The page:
Film review - The Hunger Games: Catching Fire
This incendiary sequel to The Hunger Games actually betters the already exciting original, writes Donald Clarke
Film Title: The Hunger Games: Catching Fire
Director: Francis Lawrence
Starring: Jennifer Lawrence, Josh Hutcherson, Liam Hemsworth, Jena Malone
Running Time: 146 min
Suspicions that the follow-up to the The Hunger Games was a roaring dud were stoked when news emerged that the film’s distributors were refusing to press-screen the film in Ireland. Such a fate most often befalls the sort of films that have “killer apes” and “the planet Bongo” in their titles.
After attending a midnight screening with real people, we remain puzzled by the decision to forbid journalists. Building on the first film’s menace and adding in some depth of character, Catching Fire offers most everything you’d want from a sequel. And it actually does feature a few killer apes.
The plot wrestles with a common dilemma in sequels: how do we get the characters back into the series’ trademark conflict? At the end of The Hunger Games, Jennifer Lawrence’s Katniss Everdeen (now more centred than ever) and Josh Hutcherson’s Peeta (still a tad underpowered) appeared to have outwitted the overlords by engineering the titular conflict in such a way as to allow both to survive. We join them as they embark on a victory tour of the districts. Along the way they detect certain intimations of bubbling discontent.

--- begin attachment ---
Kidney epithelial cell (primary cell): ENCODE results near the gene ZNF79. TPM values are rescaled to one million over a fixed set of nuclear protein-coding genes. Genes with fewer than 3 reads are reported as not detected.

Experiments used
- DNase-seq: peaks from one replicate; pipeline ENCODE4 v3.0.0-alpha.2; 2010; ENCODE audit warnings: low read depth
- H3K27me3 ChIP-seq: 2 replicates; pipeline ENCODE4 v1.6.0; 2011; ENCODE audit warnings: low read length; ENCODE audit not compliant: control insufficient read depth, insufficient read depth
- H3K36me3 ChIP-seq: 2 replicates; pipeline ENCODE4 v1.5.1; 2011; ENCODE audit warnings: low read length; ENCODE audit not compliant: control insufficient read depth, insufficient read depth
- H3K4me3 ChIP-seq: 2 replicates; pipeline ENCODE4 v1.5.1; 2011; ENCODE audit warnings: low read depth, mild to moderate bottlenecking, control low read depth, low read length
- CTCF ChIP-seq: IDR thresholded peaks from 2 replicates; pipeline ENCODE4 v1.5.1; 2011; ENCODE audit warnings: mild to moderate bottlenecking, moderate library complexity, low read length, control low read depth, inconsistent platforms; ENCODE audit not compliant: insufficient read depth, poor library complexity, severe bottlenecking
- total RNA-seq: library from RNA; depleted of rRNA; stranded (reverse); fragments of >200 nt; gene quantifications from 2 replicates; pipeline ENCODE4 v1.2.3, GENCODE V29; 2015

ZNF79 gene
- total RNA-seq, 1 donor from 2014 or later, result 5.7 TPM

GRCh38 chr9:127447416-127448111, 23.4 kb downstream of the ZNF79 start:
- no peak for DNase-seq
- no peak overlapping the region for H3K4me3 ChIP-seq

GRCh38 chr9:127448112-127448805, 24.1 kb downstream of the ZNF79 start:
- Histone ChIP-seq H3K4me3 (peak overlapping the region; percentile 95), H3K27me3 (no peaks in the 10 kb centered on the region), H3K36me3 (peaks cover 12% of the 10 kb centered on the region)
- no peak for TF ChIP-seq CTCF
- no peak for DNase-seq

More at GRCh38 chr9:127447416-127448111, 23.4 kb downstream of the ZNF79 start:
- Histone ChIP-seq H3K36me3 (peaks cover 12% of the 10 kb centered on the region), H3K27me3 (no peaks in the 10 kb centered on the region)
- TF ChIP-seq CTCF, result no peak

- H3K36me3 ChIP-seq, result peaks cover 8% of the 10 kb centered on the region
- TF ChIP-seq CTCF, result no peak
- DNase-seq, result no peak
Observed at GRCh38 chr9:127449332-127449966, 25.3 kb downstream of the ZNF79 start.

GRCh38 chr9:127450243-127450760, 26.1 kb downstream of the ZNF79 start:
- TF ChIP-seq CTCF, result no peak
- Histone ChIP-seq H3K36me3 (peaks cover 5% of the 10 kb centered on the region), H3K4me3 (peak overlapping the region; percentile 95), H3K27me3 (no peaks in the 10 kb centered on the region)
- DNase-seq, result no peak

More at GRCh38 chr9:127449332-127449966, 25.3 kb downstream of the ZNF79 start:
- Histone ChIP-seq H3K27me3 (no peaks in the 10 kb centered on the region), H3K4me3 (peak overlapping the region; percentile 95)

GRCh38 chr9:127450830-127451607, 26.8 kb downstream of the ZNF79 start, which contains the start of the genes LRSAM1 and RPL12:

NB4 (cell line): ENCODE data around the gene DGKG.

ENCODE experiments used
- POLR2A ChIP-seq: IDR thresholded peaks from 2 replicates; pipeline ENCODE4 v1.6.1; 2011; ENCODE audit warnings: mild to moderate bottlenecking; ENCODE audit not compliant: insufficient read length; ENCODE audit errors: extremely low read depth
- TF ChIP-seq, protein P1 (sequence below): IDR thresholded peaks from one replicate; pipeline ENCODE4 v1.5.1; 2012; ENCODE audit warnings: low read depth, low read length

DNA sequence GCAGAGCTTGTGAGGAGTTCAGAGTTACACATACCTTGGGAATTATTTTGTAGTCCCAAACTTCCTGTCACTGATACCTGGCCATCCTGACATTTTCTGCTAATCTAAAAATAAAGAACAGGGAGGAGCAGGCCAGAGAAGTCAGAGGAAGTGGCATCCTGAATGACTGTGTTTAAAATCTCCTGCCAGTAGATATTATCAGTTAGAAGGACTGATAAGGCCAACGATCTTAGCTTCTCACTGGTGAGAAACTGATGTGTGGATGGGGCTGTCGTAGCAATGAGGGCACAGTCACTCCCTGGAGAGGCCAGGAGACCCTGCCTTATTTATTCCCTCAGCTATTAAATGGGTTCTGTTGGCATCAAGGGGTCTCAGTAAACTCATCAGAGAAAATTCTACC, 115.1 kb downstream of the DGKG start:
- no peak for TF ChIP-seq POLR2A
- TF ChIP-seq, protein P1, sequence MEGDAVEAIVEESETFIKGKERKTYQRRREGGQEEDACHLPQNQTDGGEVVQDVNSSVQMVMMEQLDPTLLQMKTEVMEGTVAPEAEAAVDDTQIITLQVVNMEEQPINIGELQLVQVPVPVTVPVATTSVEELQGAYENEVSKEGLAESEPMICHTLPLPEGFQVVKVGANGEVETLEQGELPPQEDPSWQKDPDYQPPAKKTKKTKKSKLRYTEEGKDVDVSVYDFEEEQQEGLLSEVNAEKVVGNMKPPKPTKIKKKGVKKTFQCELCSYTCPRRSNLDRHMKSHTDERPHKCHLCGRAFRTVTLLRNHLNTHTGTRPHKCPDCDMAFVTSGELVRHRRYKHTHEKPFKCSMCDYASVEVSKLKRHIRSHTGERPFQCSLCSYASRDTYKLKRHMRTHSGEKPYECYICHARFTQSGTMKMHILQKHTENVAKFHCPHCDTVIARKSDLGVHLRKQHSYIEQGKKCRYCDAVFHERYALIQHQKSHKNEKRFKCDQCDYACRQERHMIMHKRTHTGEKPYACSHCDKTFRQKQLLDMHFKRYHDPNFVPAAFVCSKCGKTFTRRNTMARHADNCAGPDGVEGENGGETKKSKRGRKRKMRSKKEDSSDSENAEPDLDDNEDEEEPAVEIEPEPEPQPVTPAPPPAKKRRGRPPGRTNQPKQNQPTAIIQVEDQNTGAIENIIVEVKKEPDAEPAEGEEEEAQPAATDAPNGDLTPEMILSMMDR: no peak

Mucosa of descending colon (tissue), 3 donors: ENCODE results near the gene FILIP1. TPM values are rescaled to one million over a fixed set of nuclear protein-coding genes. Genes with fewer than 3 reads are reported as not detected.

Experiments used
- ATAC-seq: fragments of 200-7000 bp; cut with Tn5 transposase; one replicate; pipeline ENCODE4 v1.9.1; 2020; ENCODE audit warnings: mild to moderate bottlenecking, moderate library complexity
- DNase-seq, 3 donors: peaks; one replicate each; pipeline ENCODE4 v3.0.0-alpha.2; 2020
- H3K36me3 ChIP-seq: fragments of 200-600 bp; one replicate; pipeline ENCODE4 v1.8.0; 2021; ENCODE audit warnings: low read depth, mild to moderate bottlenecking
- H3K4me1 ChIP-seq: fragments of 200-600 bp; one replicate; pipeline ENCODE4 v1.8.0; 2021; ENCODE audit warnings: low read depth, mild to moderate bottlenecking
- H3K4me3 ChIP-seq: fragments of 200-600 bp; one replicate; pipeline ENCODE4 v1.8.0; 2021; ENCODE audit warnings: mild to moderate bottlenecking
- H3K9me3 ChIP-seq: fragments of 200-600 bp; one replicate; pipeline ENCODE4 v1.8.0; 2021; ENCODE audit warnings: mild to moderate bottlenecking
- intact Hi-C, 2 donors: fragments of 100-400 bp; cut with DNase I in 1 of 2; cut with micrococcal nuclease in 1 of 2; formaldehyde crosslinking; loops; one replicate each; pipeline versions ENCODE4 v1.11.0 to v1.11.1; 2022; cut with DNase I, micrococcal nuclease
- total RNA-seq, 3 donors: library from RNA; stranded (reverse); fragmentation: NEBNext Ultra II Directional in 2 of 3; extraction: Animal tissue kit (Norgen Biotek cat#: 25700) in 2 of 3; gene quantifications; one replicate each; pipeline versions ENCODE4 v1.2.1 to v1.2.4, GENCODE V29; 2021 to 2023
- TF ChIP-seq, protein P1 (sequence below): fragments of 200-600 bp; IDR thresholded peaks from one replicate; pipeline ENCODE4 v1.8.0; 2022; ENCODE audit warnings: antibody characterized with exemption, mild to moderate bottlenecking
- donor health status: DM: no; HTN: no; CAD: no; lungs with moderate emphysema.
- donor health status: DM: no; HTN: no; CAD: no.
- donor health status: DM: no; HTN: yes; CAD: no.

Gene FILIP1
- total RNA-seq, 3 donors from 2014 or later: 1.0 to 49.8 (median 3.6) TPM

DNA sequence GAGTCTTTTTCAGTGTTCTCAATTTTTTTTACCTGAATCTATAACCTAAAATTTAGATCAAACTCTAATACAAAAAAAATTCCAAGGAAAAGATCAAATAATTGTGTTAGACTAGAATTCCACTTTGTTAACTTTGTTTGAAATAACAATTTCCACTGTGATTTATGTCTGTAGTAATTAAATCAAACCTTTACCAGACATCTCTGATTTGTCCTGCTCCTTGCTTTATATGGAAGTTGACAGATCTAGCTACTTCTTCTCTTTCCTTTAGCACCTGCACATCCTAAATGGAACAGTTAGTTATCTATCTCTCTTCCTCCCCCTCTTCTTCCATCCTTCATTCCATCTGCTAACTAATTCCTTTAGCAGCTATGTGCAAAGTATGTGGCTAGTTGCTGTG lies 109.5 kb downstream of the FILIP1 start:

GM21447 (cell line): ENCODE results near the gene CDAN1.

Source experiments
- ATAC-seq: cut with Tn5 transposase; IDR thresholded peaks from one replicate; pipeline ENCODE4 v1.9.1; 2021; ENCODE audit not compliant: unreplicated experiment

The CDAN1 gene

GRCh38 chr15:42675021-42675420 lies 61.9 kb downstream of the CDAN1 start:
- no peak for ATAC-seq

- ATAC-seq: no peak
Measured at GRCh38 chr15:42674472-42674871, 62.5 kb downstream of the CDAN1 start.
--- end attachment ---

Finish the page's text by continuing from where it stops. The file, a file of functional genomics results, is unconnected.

Katniss and Peeta’s subversion of the system offers hints that the oppressive regime may be more fragile than it seems. The authorities – now bolstered by Philip Seymour Hoffman as Machiavellian games master – set out to manipulate the heroes impending marriage as a kind of anti-propaganda. Then the violence begins again.
More money has been thrown at the project this time round. But the real improvements (on an already very effective opener) stem from canny directorial decisions rather than increased levels of opulence.
Taking over from Gary Ross, Francis Lawrence( I Am Legend) proves less addicted to hysterical camera moves and amphetamine editing. Catching Fire is energetic when it needs to be and, utilising a sombre colour scheme, subdued when that seems like the most suitable tone.
The end result is a proper thrill ride that also offers surprising insights into the dynamics of tyranny. Far from being a mere holding pattern, Catching Fire feels like an advance and an improvement. Let the games continue.